23. Even if they think they honour the gods, and are persuaded that they exist, yet neglect virtue and wisdom, they really have denied the divinities and dishonour them. |53 Mere unreasoning faith without right living does not attain to God. Nor is it an act of piety to honour God without having first ascertained in what manner He delights to be honoured. If, then, He is gratified and won over by libations and sacrifices, it would not be just that while all men make the same requests they should obtain different answers to their prayers. But if there is nothing that God desires less than this, while he delights only in the purifications of the mind, which every man can attain of his own free choice, what injustice could there be? But if the divine nature delights in both kinds of service, it should receive honour by sacred rites according to each man's power, and by the thoughts of his mind even beyond that power. It is not wrong to pray to God, since ingratitude is a grievous wrong.

24. No god is in fault for a man's wickedness, but the man who has chosen it for himself. The prayer which is accompanied by base actions is impure, and therefore not acceptable to God; but that which is accompanied by noble actions is pure, and at the same time acceptable.

There are four first principles that must be upheld concerning God—faith, truth, love, hope. We must have faith that our only salvation is in turning to God. And having faith, we must strive with all our might to know the truth about God. And when we know this, we must love Him we do know. And when we love Him we must nourish our souls on good hopes for our life, for it is by their good hopes good men are superior to bad ones. Let then these four principles be firmly held.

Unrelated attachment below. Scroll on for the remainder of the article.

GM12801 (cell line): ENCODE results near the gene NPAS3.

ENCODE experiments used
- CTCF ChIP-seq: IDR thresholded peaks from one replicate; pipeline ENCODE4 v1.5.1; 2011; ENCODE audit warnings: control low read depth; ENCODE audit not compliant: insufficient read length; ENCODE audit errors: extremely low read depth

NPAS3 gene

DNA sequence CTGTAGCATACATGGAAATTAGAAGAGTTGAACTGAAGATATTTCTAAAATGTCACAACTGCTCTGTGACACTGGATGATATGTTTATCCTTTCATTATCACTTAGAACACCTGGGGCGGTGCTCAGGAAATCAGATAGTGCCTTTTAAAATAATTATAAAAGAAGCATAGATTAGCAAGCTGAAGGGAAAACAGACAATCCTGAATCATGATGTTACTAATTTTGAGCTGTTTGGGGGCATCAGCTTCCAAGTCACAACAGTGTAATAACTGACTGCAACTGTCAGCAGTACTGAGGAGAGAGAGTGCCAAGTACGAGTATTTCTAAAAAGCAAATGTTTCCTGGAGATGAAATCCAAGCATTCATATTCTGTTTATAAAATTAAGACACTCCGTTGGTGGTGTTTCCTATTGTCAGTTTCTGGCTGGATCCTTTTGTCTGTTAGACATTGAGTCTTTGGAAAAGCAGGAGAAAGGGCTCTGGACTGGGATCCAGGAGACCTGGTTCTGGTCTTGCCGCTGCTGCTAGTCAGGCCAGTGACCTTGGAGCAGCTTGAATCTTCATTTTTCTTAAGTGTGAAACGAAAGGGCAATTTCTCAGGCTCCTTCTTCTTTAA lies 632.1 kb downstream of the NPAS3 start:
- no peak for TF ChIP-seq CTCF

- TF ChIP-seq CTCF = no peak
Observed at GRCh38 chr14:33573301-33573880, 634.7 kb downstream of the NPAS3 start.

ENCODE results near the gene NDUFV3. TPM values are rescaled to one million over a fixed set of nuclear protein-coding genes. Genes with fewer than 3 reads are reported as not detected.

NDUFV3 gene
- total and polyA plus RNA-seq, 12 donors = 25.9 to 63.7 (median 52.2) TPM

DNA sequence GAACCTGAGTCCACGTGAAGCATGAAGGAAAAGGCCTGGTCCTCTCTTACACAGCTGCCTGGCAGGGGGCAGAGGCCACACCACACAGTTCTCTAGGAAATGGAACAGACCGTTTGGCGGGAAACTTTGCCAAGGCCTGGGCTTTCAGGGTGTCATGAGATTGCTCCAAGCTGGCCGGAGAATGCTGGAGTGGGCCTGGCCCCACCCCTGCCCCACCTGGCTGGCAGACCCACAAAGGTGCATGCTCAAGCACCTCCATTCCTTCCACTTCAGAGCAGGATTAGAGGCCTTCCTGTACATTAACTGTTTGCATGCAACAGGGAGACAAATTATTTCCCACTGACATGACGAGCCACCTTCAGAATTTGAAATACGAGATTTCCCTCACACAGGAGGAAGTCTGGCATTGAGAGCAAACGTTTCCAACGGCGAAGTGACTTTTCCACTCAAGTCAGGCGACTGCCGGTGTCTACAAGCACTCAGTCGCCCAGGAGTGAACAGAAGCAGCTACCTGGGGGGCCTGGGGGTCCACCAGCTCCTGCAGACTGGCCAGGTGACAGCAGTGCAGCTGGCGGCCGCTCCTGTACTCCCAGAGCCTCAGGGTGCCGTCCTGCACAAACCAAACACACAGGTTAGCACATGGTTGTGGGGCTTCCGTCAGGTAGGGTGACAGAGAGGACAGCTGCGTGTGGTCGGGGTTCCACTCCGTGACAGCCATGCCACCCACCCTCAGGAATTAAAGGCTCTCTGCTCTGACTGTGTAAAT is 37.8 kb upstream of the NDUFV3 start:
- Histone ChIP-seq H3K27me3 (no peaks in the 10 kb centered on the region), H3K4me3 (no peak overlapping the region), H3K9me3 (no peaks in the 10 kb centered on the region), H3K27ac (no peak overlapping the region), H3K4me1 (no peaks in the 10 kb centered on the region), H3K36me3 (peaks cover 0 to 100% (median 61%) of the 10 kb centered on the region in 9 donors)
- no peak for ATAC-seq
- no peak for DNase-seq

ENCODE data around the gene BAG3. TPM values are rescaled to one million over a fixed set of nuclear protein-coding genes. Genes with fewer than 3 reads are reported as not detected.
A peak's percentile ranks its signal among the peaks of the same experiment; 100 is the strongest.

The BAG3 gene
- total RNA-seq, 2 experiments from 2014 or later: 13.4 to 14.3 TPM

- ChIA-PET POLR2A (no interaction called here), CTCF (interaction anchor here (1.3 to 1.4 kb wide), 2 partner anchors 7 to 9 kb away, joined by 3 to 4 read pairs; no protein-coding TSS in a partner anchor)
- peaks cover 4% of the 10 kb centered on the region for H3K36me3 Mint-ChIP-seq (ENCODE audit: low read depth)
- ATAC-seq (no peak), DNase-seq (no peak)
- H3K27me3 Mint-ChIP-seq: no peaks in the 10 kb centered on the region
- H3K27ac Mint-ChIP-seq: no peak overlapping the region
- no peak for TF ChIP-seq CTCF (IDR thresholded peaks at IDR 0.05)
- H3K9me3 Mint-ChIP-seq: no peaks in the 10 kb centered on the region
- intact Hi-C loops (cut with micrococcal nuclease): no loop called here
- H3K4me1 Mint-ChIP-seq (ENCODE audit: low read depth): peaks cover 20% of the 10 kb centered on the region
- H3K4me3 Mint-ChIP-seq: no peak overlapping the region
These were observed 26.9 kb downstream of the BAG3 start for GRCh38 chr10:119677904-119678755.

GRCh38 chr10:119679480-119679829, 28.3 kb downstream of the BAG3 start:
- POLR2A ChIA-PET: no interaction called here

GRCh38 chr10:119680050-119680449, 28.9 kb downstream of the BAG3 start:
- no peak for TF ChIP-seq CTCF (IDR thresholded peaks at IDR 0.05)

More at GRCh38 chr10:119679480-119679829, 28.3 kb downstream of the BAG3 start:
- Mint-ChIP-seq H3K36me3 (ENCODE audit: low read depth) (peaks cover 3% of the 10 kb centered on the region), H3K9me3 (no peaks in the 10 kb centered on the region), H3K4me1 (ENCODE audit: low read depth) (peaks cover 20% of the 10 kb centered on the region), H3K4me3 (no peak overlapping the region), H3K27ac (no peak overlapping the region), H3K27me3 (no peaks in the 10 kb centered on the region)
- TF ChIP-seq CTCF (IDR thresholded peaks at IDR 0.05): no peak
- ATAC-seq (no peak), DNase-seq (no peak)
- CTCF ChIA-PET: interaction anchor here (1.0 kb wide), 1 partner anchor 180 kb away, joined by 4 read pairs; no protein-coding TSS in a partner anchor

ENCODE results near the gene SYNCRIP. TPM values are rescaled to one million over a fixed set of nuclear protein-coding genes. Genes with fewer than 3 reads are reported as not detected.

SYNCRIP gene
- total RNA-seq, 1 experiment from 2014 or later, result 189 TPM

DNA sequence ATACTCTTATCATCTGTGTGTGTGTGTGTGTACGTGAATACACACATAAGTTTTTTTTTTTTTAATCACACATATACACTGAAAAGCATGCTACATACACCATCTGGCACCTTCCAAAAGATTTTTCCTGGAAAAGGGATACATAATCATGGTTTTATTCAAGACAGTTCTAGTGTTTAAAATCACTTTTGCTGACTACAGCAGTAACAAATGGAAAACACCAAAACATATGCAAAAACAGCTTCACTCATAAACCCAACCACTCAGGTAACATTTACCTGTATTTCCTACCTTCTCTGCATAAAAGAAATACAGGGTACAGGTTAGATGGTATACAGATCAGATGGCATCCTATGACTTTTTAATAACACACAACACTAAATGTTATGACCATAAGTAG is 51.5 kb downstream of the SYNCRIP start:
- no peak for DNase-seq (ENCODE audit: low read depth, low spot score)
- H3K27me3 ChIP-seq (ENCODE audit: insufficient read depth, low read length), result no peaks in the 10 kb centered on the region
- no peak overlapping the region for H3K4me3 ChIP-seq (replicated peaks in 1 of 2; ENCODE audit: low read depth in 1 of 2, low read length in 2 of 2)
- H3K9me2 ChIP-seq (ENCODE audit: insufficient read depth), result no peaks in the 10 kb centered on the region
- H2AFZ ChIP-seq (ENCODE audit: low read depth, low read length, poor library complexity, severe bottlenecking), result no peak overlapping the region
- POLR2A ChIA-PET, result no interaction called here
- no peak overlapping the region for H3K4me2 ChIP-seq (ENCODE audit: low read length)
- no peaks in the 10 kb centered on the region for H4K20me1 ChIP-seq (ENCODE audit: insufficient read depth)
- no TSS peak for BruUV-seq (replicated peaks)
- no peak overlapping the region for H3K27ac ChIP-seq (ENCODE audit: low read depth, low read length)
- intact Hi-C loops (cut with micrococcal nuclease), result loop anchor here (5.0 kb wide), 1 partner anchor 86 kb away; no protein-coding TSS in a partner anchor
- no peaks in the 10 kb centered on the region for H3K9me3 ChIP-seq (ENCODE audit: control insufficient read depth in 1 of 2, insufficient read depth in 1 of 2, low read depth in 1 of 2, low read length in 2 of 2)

25. Next let these three laws be distinguished. First, the law of God; second, the law of human nature; third, |54 that which is laid down for nations and states. The law of nature fixes the limits of bodily needs, and shows what is necessary to these, and condemns all striving after which is needless and superfluous. Now that which is established and laid down for States regulates by fixed agreements the common relations of men, by their mutual observance of the covenants laid down. But the divine law is implanted by the mind, for their welfare, in the thoughts of reasoning souls, and it is found truthfully inscribed therein. The law of humanity is transgressed by him who through vain opinions know it not, owing to his excessive love for the pleasures of the body. But the conventional law is subject to expediency, and is differently laid down at different times according to the arbitrary will of the prevailing government. It punishes him who transgresses it, but it cannot reach a man's secret thoughts and intentions.